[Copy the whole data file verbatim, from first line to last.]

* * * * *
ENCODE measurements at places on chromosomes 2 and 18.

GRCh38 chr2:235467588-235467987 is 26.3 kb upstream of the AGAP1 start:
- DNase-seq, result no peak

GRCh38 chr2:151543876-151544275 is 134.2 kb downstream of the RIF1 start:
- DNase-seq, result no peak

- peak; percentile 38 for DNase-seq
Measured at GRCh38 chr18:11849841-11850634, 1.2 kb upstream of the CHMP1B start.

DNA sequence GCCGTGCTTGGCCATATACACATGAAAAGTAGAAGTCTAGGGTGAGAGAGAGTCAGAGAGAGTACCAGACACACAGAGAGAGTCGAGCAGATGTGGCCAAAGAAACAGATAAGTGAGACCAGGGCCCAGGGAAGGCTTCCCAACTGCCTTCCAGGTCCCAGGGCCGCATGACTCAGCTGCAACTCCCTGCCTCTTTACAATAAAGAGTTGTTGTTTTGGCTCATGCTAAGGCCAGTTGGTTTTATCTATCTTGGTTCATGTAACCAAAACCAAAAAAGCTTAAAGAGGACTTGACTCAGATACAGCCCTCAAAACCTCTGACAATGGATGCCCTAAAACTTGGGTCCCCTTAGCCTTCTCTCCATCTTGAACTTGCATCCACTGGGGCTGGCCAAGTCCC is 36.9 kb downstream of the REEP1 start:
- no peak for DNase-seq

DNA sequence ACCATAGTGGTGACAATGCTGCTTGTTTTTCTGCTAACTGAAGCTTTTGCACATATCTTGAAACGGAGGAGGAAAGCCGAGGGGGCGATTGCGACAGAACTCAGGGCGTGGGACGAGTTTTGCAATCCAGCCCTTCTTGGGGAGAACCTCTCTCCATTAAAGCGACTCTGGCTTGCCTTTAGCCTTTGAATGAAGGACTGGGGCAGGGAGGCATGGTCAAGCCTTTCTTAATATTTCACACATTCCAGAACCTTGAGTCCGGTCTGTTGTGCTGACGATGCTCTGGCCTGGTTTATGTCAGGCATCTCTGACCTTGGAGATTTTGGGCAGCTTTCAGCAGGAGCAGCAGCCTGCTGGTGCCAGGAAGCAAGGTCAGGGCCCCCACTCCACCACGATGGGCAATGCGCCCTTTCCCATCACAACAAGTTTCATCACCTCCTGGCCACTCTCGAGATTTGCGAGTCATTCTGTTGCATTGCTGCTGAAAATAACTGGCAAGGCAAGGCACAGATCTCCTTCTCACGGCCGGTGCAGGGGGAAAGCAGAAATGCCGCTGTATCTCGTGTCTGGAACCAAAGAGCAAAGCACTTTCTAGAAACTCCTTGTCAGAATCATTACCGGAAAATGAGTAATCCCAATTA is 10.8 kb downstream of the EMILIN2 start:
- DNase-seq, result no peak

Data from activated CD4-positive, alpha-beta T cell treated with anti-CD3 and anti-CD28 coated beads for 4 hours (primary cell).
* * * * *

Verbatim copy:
ENCODE measurements at places on chromosomes 2 and 18.

GRCh38 chr2:235467588-235467987 is 26.3 kb upstream of the AGAP1 start:
- DNase-seq, result no peak

GRCh38 chr2:151543876-151544275 is 134.2 kb downstream of the RIF1 start:
- DNase-seq, result no peak

- peak; percentile 38 for DNase-seq
Measured at GRCh38 chr18:11849841-11850634, 1.2 kb upstream of the CHMP1B start.

DNA sequence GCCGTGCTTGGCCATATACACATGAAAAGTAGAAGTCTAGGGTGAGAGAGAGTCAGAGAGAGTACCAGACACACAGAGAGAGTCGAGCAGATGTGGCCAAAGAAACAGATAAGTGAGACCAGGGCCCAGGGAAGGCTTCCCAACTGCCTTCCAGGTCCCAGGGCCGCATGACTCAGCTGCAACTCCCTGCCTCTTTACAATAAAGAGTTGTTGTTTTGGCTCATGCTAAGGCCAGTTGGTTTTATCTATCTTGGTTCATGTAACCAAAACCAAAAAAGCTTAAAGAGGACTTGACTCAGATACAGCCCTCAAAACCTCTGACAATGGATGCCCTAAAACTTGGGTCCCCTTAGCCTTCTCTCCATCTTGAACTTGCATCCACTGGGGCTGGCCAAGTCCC is 36.9 kb downstream of the REEP1 start:
- no peak for DNase-seq

DNA sequence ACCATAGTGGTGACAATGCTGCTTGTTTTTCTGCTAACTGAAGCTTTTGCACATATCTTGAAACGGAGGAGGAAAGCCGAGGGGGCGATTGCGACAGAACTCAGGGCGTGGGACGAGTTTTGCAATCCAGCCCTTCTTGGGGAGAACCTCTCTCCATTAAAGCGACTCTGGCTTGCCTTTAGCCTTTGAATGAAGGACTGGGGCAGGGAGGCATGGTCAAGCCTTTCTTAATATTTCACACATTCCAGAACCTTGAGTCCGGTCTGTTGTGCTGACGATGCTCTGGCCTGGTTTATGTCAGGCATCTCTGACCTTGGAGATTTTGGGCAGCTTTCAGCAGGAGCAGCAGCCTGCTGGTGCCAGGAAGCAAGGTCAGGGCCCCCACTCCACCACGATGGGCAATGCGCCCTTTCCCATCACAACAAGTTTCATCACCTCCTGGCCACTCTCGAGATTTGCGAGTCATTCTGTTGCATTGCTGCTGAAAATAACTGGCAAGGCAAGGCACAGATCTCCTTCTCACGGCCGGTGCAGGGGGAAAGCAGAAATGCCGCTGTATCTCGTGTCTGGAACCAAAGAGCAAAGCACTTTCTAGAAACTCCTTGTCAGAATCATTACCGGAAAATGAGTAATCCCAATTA is 10.8 kb downstream of the EMILIN2 start:
- DNase-seq, result no peak

Data from activated CD4-positive, alpha-beta T cell treated with anti-CD3 and anti-CD28 coated beads for 4 hours (primary cell).